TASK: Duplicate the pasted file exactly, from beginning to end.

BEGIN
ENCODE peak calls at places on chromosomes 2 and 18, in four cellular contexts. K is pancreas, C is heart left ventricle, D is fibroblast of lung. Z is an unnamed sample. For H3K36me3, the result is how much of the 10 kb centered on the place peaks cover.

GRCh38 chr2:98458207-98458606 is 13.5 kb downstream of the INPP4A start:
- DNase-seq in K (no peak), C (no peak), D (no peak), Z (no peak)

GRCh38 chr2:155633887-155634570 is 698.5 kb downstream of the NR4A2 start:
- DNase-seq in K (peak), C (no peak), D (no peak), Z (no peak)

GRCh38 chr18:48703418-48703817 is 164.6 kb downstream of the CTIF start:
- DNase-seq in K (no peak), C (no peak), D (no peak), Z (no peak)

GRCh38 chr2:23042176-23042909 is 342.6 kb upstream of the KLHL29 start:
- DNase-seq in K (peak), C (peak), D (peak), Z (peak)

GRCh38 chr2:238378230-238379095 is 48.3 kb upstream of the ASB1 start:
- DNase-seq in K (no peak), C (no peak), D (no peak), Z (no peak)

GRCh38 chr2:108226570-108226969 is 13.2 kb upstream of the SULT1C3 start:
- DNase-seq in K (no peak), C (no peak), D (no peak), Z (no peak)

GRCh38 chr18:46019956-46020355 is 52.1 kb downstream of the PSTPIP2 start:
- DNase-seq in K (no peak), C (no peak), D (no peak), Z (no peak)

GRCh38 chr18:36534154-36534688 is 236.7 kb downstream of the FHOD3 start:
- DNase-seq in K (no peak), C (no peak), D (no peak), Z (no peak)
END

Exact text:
ENCODE peak calls at places on chromosomes 2 and 18, in four cellular contexts. K is pancreas, C is heart left ventricle, D is fibroblast of lung. Z is an unnamed sample. For H3K36me3, the result is how much of the 10 kb centered on the place peaks cover.

GRCh38 chr2:98458207-98458606 is 13.5 kb downstream of the INPP4A start:
- DNase-seq in K (no peak), C (no peak), D (no peak), Z (no peak)

GRCh38 chr2:155633887-155634570 is 698.5 kb downstream of the NR4A2 start:
- DNase-seq in K (peak), C (no peak), D (no peak), Z (no peak)

GRCh38 chr18:48703418-48703817 is 164.6 kb downstream of the CTIF start:
- DNase-seq in K (no peak), C (no peak), D (no peak), Z (no peak)

GRCh38 chr2:23042176-23042909 is 342.6 kb upstream of the KLHL29 start:
- DNase-seq in K (peak), C (peak), D (peak), Z (peak)

GRCh38 chr2:238378230-238379095 is 48.3 kb upstream of the ASB1 start:
- DNase-seq in K (no peak), C (no peak), D (no peak), Z (no peak)

GRCh38 chr2:108226570-108226969 is 13.2 kb upstream of the SULT1C3 start:
- DNase-seq in K (no peak), C (no peak), D (no peak), Z (no peak)

GRCh38 chr18:46019956-46020355 is 52.1 kb downstream of the PSTPIP2 start:
- DNase-seq in K (no peak), C (no peak), D (no peak), Z (no peak)

GRCh38 chr18:36534154-36534688 is 236.7 kb downstream of the FHOD3 start:
- DNase-seq in K (no peak), C (no peak), D (no peak), Z (no peak)